The Pulse: Bernie or bust?

William JordanUS Elections Editor
March 30, 2016, 6:51 AM GMT+0

Hello, I'm Will Jordan and welcome to The Pulse.

With just under a week until the next big vote (Wisconsin on April 5), a moment to take stock.

  1. Where do things stand?

    The past week was arguably the best of Bernie Sanders’s campaign so far. Clinton won big in Arizona, but Sanders notched landslide victories in 5 Western states – Idaho, Utah, Washington, Hawaii and Alaska – trimming Clinton’s delegate lead to around 230 (excluding superdelegates).

    There’s been less action on the Republican side. Trump managed to extend his lead over Cruz by winning Arizona, a winner-take-all state worth 58 delegates, despite a landslide win for Cruz in Utah, granting him all of the state’s 40 delegates. Trump now leads Cruz by 273 delegates, and Kasich by 593.

  2. Does Bernie still have a chance?

    First, the good news for Bernie’s supporters. After March 15 he needed around 58% of the remaining delegates. Since then he’s won around 66%. Polls in Wisconsin (April 5) show a close race but with the advantage to Sanders, and other states left on the calendar – Wyoming, West Virginia, Oregon – look similar to those he just won with landslide margins.

    Now the bad. Even with his big Western wins he’s taken just 43% of pledged delegates so far, and needs 56% of those that remain. Many of Sanders’s biggest wins are in states with caucuses rather than primaries, smaller African American populations, and rules that allow non-Democrats to vote. Wyoming is the only state left with a caucus and New York, Pennsylvania and Maryland are all closed primaries with larger African American populations. These factors could prove irrelevant for the remaining contests, but available polling suggests Sanders has a lot of ground to make up.

  3. Bernie or Bust?

    Some Bernie Sanders supporters have expressed doubt about supporting Clinton as the nominee, even against Donald Trump. YouGov’s polling has shown Sanders supporters increasingly dislike Clinton, but there is little evidence that there is an especially large number of Sanders supporters who would refuse to support her in the general election. A recent NYT/CBS poll found only 10% of Democrats who are firmly anti-Clinton. Consider that, in 2008, as many as half of Clinton’s supporters told exit pollsters they would never back Obama. It did not pan out.

  4. Will Trump make it to 1,237?

    That’s the magic delegate number for Republicans, and Donald Trump is in a good position to get there. He needs just 55% of the remaining 899 delegates to reach it, and the movement towards “winner-take-all” contests makes it easier to quickly build his lead. To stop him, Cruz needs to dominate much of the West and Midwest and show more of the organization that helped him poach 10 Louisiana delegates from Trump (Trump says he’ll sue). Kasich also needs to dramatically improve his performance in the Northeast, where he has performed well but generally come up short. Wisconsin (April 5) will be the next big test of Trump’s strength. Polls show a close race between Trump and Cruz – if Cruz falters, Trump’s path begins to look much more secure.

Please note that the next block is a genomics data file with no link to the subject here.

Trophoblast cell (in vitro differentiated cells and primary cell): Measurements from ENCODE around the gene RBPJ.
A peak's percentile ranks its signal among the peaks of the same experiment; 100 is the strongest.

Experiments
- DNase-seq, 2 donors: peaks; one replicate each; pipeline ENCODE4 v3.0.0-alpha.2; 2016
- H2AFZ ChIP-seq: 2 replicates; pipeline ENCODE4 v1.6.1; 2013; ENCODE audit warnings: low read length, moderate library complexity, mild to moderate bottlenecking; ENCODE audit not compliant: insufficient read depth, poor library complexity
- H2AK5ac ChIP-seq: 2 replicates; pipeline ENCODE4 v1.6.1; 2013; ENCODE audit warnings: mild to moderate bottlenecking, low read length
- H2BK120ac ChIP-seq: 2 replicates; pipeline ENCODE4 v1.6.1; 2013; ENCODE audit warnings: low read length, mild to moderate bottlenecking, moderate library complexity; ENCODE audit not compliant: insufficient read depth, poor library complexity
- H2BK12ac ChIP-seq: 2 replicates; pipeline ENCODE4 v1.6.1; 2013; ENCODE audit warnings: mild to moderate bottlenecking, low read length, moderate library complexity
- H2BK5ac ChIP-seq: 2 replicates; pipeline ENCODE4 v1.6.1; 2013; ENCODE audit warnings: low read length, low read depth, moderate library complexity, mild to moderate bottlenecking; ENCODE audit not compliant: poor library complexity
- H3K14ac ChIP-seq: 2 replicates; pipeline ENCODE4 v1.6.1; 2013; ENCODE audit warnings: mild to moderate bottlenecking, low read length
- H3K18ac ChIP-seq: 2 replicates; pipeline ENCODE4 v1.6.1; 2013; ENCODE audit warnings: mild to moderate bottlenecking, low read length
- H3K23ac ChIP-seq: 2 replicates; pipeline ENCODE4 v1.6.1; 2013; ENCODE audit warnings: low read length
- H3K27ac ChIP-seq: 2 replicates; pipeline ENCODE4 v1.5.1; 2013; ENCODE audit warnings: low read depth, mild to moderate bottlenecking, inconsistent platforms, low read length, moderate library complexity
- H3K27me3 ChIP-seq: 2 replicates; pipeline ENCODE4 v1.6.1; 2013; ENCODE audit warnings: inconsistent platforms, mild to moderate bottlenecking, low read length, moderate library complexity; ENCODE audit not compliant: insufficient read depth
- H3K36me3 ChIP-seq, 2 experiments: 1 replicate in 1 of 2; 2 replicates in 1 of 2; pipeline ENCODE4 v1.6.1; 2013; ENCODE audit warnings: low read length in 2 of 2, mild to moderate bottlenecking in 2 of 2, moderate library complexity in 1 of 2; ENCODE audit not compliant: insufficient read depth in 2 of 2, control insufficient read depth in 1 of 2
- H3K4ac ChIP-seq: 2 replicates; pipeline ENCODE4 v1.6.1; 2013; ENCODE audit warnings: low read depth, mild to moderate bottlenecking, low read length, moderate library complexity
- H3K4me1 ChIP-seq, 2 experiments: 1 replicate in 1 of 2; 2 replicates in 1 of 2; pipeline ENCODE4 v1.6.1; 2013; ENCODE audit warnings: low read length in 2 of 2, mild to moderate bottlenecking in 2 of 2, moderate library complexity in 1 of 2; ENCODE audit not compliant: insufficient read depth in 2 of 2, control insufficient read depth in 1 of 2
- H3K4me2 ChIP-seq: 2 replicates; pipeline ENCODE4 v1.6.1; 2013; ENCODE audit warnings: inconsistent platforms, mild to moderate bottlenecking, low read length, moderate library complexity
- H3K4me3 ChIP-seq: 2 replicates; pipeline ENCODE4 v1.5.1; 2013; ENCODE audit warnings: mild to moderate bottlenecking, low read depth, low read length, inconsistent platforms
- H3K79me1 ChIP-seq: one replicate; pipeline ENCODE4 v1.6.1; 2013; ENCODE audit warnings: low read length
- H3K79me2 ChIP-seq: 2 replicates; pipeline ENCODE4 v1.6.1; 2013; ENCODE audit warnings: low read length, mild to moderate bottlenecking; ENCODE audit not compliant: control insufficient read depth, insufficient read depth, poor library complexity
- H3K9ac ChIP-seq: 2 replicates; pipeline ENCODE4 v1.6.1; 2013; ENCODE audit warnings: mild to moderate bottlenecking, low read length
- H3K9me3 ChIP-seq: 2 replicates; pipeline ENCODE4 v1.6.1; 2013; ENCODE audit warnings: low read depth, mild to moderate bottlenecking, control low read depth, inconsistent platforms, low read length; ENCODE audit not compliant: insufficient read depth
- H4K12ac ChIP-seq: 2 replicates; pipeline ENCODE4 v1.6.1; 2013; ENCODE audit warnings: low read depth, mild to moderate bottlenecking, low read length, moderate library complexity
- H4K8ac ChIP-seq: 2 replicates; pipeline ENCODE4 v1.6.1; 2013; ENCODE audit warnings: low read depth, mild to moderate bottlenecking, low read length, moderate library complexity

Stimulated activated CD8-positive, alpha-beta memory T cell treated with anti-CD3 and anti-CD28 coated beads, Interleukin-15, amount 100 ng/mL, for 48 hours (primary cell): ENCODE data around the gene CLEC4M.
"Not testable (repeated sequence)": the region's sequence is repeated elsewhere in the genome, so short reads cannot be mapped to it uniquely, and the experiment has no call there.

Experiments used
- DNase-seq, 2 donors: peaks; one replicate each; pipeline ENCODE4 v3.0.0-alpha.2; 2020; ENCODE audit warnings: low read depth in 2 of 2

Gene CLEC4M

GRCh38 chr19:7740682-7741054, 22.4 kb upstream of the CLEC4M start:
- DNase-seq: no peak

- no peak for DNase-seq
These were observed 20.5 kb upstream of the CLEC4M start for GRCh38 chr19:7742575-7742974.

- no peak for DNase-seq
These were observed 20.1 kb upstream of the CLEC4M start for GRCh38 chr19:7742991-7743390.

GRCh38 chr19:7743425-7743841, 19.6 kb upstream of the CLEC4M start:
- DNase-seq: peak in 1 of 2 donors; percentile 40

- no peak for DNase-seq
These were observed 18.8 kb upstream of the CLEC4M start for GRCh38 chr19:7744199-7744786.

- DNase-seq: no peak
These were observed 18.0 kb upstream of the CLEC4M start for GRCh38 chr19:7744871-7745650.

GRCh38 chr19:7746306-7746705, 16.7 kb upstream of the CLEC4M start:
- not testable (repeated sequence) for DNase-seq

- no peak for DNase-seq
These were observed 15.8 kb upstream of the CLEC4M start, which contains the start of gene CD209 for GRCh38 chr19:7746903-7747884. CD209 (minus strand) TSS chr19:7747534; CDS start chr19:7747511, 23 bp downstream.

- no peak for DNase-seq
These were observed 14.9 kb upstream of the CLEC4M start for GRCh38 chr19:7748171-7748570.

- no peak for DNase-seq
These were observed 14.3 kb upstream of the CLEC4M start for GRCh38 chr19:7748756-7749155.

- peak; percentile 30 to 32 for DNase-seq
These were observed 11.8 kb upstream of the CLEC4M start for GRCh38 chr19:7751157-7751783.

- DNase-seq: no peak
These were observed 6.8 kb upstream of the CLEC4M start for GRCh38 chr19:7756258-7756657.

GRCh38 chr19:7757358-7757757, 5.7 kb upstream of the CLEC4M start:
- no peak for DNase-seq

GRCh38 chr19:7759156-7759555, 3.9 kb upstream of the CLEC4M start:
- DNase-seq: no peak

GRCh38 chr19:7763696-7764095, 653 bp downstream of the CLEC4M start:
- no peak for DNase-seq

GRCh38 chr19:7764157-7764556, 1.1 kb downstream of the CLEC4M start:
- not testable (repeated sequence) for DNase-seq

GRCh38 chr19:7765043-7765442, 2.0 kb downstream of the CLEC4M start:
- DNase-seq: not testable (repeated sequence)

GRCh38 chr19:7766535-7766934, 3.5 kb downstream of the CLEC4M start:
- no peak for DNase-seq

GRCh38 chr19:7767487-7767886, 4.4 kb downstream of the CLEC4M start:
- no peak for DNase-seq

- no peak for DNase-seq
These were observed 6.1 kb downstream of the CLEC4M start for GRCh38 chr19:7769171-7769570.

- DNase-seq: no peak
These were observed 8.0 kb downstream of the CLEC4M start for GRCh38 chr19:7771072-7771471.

5. Is Trump losing women?

    A dispute between Trump and Cruz over the candidates’ wives, combined with a history of sexist statements by Trump, has raised questions about Trump’s ability to win over women voters. An analysis of polling data by the Huffington Post suggests Republican women really do not like the GOP frontrunner. YouGov’s latest data on Republican women suggests a slightly different story – they are almost as likely as their male counterparts to support Trump and view him favorably. Among the wider public, however, he is clearly less popular with women (66% unfavorable) than men (57% unfavorable), and the gap appears to be widening.

  6. Something else: Europeans are ready for Hillary

    Europeans usually keep an eye on US elections, but the current primary season has been watched especially closely – and, like in the United States, it has inspired very mixed emotions, according to a YouGov poll. Across 7 European nations (including Britain, France, Germany and several Scandinavian nations) the most common feelings about a potential Trump presidency are "fear" and "disappointment". By contrast, pluralities across the board would feel “relieved” and “optimistic” about a President Hillary Clinton. The full poll will be released later today.

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The Pulse is a weekly newsletter YouGov has launched ahead of the 2016 primaries and general election to give readers a one-stop-shop for the latest polling-related news from the campaign. In addition to YouGov’s own extensive coverage of the election, The Pulse gives you the five things you need to know about the state of the campaign each week (and one you don't need to know but we think is worth knowing anyway!).

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